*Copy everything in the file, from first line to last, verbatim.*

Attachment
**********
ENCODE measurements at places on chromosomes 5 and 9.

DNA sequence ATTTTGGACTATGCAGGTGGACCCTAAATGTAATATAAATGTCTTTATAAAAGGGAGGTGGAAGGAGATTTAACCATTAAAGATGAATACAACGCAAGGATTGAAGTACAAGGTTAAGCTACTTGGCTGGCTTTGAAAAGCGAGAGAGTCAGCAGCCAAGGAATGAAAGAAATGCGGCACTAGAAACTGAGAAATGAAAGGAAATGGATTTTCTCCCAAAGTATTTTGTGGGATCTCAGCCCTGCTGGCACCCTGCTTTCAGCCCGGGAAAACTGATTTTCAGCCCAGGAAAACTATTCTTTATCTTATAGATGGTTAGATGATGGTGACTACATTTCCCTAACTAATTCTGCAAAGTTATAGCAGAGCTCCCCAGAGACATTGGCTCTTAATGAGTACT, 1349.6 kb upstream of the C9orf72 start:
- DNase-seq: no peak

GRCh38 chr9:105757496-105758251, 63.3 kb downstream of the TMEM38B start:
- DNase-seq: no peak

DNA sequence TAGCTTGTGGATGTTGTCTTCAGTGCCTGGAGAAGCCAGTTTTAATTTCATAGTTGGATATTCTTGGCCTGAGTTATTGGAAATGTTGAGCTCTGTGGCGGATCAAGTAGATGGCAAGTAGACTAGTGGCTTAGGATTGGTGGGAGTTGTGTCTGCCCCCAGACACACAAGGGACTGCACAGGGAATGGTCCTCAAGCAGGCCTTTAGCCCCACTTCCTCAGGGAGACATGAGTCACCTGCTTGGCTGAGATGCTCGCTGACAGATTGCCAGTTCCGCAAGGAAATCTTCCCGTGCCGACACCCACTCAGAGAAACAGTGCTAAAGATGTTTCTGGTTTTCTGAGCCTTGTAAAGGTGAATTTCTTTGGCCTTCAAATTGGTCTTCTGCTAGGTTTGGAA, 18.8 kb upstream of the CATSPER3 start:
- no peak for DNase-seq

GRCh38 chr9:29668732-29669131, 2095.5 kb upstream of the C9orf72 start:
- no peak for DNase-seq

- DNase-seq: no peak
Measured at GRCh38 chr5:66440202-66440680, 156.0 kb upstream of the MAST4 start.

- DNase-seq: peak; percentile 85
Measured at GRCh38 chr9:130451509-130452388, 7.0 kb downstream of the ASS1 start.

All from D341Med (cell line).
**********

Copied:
ENCODE measurements at places on chromosomes 5 and 9.

DNA sequence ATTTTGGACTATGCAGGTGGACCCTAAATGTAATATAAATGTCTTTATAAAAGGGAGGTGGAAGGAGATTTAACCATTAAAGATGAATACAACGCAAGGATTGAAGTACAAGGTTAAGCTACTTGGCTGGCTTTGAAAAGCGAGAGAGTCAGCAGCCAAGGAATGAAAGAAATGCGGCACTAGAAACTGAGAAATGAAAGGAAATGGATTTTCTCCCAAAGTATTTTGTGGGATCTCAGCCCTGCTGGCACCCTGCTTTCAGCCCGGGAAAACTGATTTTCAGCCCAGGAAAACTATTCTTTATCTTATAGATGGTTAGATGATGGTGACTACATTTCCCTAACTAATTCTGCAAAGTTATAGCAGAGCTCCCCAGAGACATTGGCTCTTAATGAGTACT, 1349.6 kb upstream of the C9orf72 start:
- DNase-seq: no peak

GRCh38 chr9:105757496-105758251, 63.3 kb downstream of the TMEM38B start:
- DNase-seq: no peak

DNA sequence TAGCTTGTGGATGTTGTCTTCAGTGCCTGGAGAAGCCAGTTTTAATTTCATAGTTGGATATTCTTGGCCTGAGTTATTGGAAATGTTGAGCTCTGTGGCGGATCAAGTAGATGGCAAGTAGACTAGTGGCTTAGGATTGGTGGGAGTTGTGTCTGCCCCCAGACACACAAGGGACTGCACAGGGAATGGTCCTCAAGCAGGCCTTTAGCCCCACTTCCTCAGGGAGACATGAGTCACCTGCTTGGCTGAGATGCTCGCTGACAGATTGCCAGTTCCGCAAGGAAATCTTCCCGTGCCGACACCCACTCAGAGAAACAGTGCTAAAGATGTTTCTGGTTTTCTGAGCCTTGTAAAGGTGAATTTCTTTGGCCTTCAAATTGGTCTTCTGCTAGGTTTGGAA, 18.8 kb upstream of the CATSPER3 start:
- no peak for DNase-seq

GRCh38 chr9:29668732-29669131, 2095.5 kb upstream of the C9orf72 start:
- no peak for DNase-seq

- DNase-seq: no peak
Measured at GRCh38 chr5:66440202-66440680, 156.0 kb upstream of the MAST4 start.

- DNase-seq: peak; percentile 85
Measured at GRCh38 chr9:130451509-130452388, 7.0 kb downstream of the ASS1 start.

All from D341Med (cell line).